A shuttle bus took me directly to the Camper van hire company for free. This was great and the staff there were very helpful. I was, sadly, put off by the amount of money I had to give as a bond - in case I had an accident,or even if the windscreen became chipped or I had a puncture! The kindly staff allowed me to use their phone to contact Alf who informed me that Kiwis were, overall very good drivers, that this was standard practice, and not to worry. I paid up and drove the van to a nearby supermarket car park where I got my head down for a couple of hours of much needed quality sleep.
Fully recovered, I went shopping. At the deli counter I was treated to some welcome 'crack' from the Maori lady in charge there. This was something I hadn't experienced since I left Scotland! It continued at the check-out counter and I left the busy supermarket beaming with comforted glee. New Zealand was going to be fun!
The milky light reminded me of a clear winter's day in Scotland too, as I headed southwards with the sun behind me. The roads made perfect sense and were excellently signposted. It was a wee bit confusing having the sun behind as I went south, but I just had to waken up to that! It'll be the same in Australia. The air was fresh, cold even. I happily commented on how welcome I thought this was to several people along the road. I'm not sure my enthusiasm for this freshness was reflected in the local populace. It's the middle of their winter, after all. Icould get my heavy jumper, jeans and boots on and switch on the heater. Luxury! The van itself was full of everything I could possibly need and it wasn't very expensive to hire, if you discount the 'bond', which I would get back if I took it back in one piece. If you're coming out though, shop around for the best deal. I paid half of the bond of others for no apparent reason.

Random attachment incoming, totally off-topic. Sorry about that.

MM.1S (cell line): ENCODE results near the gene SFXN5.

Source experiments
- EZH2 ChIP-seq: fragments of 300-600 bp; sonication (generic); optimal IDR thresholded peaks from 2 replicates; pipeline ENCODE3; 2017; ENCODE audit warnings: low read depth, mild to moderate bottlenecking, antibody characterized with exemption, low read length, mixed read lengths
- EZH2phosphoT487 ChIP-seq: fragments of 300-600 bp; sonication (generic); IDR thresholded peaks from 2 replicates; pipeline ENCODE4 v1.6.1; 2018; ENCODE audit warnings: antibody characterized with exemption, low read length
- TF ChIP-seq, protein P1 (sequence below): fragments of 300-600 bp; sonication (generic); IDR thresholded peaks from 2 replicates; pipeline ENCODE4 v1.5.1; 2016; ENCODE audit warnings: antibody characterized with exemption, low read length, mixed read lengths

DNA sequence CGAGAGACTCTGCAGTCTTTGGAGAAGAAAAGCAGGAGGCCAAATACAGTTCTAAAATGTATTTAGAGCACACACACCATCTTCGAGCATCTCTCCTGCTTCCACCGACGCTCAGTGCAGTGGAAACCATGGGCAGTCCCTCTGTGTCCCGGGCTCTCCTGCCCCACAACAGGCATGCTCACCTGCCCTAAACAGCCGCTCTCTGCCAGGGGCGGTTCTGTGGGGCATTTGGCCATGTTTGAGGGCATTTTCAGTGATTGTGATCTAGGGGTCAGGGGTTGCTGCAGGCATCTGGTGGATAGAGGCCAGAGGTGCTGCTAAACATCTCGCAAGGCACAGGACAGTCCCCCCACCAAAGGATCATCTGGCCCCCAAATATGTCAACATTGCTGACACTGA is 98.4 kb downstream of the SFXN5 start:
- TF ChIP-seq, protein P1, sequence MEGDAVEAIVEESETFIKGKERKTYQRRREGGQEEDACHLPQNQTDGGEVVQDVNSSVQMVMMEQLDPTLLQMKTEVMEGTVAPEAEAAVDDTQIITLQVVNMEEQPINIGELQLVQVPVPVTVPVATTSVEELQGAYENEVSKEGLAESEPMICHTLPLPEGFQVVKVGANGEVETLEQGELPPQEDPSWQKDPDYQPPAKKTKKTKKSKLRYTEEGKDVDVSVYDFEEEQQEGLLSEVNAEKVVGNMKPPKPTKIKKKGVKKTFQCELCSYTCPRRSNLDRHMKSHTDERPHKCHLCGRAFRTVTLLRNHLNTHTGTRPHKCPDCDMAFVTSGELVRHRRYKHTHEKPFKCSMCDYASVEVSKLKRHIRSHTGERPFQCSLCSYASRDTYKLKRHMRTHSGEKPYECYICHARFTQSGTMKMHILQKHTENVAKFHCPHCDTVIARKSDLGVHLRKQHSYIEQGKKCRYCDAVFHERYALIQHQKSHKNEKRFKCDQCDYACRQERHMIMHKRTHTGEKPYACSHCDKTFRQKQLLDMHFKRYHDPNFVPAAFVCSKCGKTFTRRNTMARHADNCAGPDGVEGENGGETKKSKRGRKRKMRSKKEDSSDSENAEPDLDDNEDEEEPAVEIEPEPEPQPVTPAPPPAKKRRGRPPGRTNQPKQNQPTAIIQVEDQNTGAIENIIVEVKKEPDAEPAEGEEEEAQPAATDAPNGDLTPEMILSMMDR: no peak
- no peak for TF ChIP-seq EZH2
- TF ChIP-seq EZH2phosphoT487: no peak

That night I stopped in a lay-by and made my own tea (beans on cheese on toast - delicious!) before marvelling at the number and clarity of the stars. The Southern Cross was very clear, although I didn't recognise anything else. I could see more clearly those gaps between the stars which I'd learned the Inca/Quechua recognised animals in. These are just as clear as the dot-to-dot pictures of the Ancient Greeks, but show a different perspective on the skies.